I could say YES is a good topic. But as I see that doubt you have on the investment issue, is the climax of you research, as you put it "that money well spent" or as I see it, that excessive waist of money for this times, that we need to look back what surround us, our world will all that happens: earthquakes, hurricanes, surami, etc.
We as architects could be more concern on trying to look for solutions for that.
That my opinion, hope it helps you.
I think it's a good topic and worthy of serious research. If Robert Venturi and Denise Scott Brown can look at the vernacular condition in Las Vegas, then why shouldn't current retail approaches be worthy of research? It touches on a number of areas; corporate brand identity, the cult of celebrity including celebrity architects, globalisation and the relationship of the stores to local cultural and architectural context. I think there is enough "meat" in the topic for you to get your teeth into, but you better check with your tutors.
Hope this helps.
Thanks for your feedback guys.
I am going to crack on!!
I think this is an excellent topic for a dissertation. There are issues of design and culture and context and image and utility.
Surely an introductory survey section that gathers in one place information on a representative sampling of flagship stores by country, by industry (the genre goes well beyond the fashion industry), by who designed them, by when they were built would be interesting to read, in and of itself.
And a case-by-case critical analysis of how the architectural design works (or doesn't) to reinforce the brand and further the client's business would be worthy.
However, I don't know if such an architecture masters degree dissertation ought to go into the discussion of whether money invested in a flagship store is money well spent. A flagship store is one of many different media and brand reinforcement strategies on which a company will spend their marketing budget. The allocation of monies among different media and among various strategies for brand reinforcement is more art than quantifiable science.
I would be concerned that including such an analysis in your dissertation might weaken your more architecturally-oriented work and that this one aspect could become a lightning rod that robs attention from the rest of your investigation.
I have though up three more strands;
1) The notion of the 'third space'... whic by my best definition and understanding is things like the Chanel Mobile Art Pavillion by Zaha Hadid. So spaces that are not shops but still try to create that emotional bond with the consumer.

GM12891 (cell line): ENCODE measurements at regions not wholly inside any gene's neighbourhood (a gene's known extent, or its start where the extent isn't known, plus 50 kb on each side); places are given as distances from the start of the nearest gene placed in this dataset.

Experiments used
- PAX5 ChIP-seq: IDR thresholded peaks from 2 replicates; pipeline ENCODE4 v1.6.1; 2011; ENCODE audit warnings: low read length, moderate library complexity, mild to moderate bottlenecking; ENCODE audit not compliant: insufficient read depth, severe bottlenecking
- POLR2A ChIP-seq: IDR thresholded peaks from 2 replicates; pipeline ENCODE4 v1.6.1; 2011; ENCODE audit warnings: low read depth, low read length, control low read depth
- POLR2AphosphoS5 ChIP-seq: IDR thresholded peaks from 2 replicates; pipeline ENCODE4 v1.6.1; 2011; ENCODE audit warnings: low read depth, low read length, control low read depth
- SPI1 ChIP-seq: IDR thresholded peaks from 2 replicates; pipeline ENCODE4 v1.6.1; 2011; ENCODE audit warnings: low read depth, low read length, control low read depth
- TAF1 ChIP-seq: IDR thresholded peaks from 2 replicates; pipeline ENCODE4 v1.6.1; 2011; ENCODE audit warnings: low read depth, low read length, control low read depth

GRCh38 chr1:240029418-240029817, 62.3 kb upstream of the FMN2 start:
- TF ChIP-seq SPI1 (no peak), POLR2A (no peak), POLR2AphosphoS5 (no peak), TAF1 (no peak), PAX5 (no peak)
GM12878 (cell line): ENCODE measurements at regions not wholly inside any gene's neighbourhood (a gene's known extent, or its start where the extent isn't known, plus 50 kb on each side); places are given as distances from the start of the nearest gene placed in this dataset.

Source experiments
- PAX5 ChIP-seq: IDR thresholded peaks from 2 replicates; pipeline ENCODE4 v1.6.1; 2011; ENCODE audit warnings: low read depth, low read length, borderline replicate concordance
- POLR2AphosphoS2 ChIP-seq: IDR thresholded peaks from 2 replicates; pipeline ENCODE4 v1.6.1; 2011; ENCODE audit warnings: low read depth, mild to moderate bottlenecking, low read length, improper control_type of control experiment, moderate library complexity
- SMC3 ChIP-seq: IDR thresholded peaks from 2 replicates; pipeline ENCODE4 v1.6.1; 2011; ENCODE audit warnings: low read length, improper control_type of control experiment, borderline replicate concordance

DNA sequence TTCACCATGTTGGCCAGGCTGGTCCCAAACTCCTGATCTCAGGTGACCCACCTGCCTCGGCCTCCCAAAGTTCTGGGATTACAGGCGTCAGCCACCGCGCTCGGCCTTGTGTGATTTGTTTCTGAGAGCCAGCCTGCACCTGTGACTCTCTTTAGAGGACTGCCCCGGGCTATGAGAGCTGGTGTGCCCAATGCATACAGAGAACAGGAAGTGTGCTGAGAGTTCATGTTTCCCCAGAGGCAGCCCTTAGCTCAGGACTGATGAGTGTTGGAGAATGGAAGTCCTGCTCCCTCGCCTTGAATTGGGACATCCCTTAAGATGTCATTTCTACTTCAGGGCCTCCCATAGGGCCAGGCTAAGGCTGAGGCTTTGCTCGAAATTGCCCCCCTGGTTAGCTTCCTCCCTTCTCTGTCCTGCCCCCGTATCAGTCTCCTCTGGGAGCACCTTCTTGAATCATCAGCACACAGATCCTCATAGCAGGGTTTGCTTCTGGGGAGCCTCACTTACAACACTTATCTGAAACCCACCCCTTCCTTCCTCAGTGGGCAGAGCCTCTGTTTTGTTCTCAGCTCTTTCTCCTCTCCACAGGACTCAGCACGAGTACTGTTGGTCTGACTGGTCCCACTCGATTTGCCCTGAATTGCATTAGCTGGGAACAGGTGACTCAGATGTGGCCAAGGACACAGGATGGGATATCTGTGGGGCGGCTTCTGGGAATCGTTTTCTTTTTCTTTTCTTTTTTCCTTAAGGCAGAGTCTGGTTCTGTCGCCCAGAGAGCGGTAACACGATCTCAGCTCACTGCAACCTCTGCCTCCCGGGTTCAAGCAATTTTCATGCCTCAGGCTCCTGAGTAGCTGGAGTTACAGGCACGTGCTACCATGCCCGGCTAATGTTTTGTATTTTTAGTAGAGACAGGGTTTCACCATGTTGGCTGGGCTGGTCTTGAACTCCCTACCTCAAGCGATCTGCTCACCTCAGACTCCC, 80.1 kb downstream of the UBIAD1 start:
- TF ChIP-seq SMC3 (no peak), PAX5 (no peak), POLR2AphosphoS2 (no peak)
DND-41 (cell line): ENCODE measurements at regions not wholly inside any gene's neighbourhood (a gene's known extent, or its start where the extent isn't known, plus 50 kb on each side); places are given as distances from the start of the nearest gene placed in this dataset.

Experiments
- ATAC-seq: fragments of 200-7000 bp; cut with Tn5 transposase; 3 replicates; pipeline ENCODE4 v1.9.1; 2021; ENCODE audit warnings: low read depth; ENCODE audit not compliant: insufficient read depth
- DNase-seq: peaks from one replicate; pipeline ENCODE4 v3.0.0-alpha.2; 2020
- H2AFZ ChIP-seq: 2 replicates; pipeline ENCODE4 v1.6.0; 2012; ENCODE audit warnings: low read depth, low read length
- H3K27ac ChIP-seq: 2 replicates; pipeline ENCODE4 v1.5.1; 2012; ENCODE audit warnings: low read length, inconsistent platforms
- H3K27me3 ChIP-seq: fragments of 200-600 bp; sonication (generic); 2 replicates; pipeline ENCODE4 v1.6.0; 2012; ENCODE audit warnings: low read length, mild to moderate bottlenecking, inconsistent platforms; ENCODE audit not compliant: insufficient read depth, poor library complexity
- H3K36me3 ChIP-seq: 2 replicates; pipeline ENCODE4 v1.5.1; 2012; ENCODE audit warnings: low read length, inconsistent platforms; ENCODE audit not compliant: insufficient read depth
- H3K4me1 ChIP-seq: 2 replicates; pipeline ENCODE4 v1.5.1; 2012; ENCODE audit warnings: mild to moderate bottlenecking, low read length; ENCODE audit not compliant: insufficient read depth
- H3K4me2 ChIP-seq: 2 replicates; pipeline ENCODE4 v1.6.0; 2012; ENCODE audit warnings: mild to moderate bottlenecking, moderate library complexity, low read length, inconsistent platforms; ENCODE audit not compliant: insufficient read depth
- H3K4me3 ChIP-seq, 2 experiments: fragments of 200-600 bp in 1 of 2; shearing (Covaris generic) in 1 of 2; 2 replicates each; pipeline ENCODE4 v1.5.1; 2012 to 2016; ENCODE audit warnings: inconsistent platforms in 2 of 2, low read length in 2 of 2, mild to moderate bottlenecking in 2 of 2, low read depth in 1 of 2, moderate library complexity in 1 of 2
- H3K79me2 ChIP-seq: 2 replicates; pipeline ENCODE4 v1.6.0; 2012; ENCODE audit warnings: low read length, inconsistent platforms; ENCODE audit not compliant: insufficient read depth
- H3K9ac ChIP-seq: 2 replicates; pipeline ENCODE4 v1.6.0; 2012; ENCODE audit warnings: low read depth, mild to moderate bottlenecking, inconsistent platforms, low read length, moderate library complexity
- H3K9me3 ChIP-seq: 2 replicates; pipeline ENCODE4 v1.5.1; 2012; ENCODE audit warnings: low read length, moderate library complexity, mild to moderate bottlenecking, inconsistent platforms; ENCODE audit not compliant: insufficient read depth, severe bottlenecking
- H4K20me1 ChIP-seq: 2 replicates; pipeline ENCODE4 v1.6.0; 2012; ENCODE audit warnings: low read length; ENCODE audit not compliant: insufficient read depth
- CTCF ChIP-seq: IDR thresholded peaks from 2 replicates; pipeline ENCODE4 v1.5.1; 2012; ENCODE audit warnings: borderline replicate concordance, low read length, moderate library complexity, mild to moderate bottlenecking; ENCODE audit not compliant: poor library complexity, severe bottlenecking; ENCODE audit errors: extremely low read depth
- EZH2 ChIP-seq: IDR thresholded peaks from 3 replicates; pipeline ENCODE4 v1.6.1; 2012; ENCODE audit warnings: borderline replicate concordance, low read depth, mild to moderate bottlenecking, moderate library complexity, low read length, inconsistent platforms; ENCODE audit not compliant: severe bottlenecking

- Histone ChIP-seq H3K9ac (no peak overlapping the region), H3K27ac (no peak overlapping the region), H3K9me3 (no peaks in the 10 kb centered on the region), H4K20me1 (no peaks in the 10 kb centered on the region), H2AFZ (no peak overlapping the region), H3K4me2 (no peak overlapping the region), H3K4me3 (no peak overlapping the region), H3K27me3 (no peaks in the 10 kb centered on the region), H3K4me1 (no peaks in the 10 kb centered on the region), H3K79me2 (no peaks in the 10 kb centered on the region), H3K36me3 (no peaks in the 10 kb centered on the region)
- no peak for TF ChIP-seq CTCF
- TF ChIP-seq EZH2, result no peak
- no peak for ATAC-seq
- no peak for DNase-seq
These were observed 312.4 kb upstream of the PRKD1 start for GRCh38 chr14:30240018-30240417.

2) Digressing a little... Brandhubs... More about corporate identity that fashion/retail... but this is about companies designing whole landscapes / urban design.
3) A guy/architect called Peter Marino... Apparently he is fashions favourite architect... but before today, I hadn't heard of him. This guy is jsut very lucky and well connected. It would not be very valuable to research or assess his works though.
I should probably try and research something meaningful and beneficial to the world!
I think that your original topic was great. You have a lot of information, material, and opinions; you can make it as extent as you want. And I'm sure it will be meaningful and beneficial.
But on the other hand. The notion of the third space, sounds good too.
Just like the theme of a class is not as important as the teacher, your theme will be as good as your approach. Any theme can be of interest and value. You need to be sure of yourself. Your interests are worthy, go to the core of the issues that you are interested in within this theme. You will find it of value.
I find that these dissertations should not limit their theme to what some people understand is "architecture". I find architecture to be more interesting if you sink deeper asking questions. Asking the right questions is the most important thing. Why do brands exist? Why did this happen? Where is the money? How important are the social connections? What are the market tendencies? What is the purpose of the customer? What has gone wrong? What has gone right? There is already a lot of superficial architectural writing, we do not need more.
The kind of thinking in many thesis programs that limits the view of what architecture is without dwelling into it's connections into the economic, social, scientific, technical studies is backward. We need to integrate and work with other lines of thought. Be open. Recognize your limitations, but do not just stay within the philosophical and artistic.